“Ready or not here I come, you can’t hide,
Gonna love you and make you love me…”
This song by The Delfonics came up on a play list the other day. And I realised just how creepy the lyrics were. I posted about it on Twitter and people immediately responded with other songs that were equally dodgy. One pointed to Roy Orbison driving all night to creep into a woman’s room. Another to Extreme emotionally blackmailing a woman into sex in More Than Words. And let’s not talk about the paedophilic overtones of The Knack’s My Sharona.
We can dismiss these songs as just inconsequential art. Or as artefacts of the past. But they are a constant feature in our culture. And the lyrics of today’s music are no less troubling. These are earworms that constantly reinforce a set of cultural norms that continue to threaten women. That advocate for men taking what they want.
I’m not arguing that we should ‘cancel’ these songs. But rather that we should hear them for what they are. That we should recognise what they are saying. And how resonant their messages are with some of the daily travesties that women face. Because men continue to take what they want from women.
Culture of violence
The story of Sarah Everard may have captured the headlines, but the Femicide Census shows just how common the murders of women by men remain in the UK. A woman is killed by a man every three days in the UK. One in four women in the UK have been sexually assaulted. There is a 1.5% conviction rate for rape, and victims are treated abominably by the criminal justice system, leading many to avoid reporting, as responses to this tweet shows
If you have been raped and you know that there is a 1.5% chance of successfully convicting your rapist. Considering all the trauma of going through the process. Would you report? #CriminalJusticeReform
— Charlotte Kneer (@C_Kneer) March 24, 2021
Outside the criminal domain, women continue to bear the brunt of the labour of care and running the household. Women have been disproportionately disadvantaged by COVID in many different ways. It might seem jarring to place such a banal example next to the shocking crimes above, but one woman’s Twitter thread documenting what happened when she stopped clearing up after the male members of her family just illustrated the daily contempt that men often show women. Even the ones we love.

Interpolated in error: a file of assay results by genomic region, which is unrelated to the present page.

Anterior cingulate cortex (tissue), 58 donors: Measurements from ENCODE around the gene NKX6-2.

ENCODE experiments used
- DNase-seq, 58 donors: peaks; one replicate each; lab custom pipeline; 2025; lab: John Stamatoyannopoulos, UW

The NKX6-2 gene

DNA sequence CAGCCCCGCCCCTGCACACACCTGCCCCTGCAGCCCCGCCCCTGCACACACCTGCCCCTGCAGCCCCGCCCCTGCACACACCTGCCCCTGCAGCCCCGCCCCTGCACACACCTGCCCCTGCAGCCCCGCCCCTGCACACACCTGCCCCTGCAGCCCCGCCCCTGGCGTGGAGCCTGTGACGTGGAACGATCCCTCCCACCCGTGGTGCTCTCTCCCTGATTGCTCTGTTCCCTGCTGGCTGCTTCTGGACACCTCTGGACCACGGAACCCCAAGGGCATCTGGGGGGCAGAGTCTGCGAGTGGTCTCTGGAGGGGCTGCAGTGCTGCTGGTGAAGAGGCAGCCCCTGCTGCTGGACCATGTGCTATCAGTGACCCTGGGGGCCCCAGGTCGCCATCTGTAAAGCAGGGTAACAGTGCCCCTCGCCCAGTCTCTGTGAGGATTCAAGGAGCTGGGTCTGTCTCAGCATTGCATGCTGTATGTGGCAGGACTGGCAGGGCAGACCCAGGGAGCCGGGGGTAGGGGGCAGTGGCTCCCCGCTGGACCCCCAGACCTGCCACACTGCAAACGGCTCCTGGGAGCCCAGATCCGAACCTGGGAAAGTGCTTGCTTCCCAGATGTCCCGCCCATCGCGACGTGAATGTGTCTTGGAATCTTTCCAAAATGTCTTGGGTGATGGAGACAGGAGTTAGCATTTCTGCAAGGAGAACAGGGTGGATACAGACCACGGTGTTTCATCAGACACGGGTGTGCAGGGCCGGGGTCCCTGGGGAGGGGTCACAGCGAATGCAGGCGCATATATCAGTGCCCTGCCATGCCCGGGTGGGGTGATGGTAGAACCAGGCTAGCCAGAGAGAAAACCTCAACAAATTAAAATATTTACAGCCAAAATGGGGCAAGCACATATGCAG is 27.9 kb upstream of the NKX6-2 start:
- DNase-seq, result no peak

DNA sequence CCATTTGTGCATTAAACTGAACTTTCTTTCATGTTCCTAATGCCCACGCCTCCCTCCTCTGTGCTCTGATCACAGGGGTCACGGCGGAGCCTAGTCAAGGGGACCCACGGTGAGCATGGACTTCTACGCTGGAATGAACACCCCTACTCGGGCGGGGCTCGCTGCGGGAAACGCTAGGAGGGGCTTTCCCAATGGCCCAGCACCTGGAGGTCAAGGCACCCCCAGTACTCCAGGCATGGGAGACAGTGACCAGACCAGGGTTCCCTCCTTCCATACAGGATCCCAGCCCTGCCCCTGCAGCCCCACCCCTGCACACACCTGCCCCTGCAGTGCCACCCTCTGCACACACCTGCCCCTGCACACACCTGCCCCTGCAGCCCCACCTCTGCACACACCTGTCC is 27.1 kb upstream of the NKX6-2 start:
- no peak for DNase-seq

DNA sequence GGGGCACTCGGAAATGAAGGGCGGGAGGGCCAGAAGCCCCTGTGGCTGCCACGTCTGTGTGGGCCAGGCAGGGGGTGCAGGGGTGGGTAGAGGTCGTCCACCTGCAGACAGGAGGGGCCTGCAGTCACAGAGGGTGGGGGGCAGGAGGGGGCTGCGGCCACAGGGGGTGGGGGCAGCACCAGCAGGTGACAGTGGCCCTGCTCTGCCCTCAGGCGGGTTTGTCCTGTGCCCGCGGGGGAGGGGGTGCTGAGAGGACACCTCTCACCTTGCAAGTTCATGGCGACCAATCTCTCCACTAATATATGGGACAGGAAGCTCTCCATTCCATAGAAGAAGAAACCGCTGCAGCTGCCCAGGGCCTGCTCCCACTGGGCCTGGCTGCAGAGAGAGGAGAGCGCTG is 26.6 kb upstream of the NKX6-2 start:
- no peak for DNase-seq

Two days ago, I decided to stop doing the dishes. I make all the dinners and I am tired of having to do all the cleaning too. SINCE THEN this pile has appeared and at some point they are going to run out of spoons and cups and plates.
Who will blink first? Not me. pic.twitter.com/IZkOwP3a6B
— Miss Potkin (@MissPotkin) March 17, 2021
“Not all men!”
Accompanying the stories of both horror and domestic disputes have been the voices of various men. There have been some noble attempts to get men to think and behave differently. But they have been largely drowned out by the fragile egos chorusing “Not all men!” The whatabouterists complaining that women should also talk about male-on-male violence. And for the most part, silence.
I understand that silence. And to some extent, the desire to shout “Not all men!” Because what is the alternative? It is to admit that even if we are “good” men, we benefit from women’s continuing subjugation. I find it difficult even writing that. But it’s nonetheless true. if I look back over both my personal life and career with real honesty, I can see multiple occasions where being a man has been an advantage. An advantage that only existed because of the continuing inequalities between men and women. An advantage offered to me daily in a thousand ways I don’t even see.
That advantage may have had nothing to do with violence on my part. But it is intrinsically connected to the violence that others commit. And to the culture that continues to promote men’s right to take what they want from women. We must acknowledge that these things are connected and not discrete phenomena.
We can celebrate the progress made on women’s rights. Universal suffrage. The Equal Pay Act. But we shouldn’t be under any illusion about just how far we still have to go. This is a long, slow change process and it remains slow because the status quo advantages half the population – the half that retains the balance of power. And because we reinforce the status quo through our media, unconsciously imbibing every day corrupt ideas about what constitutes a healthy relationship between the sexes.
If we want the pace of change to accelerate, we need to challenge it all. At the very least, in our own minds.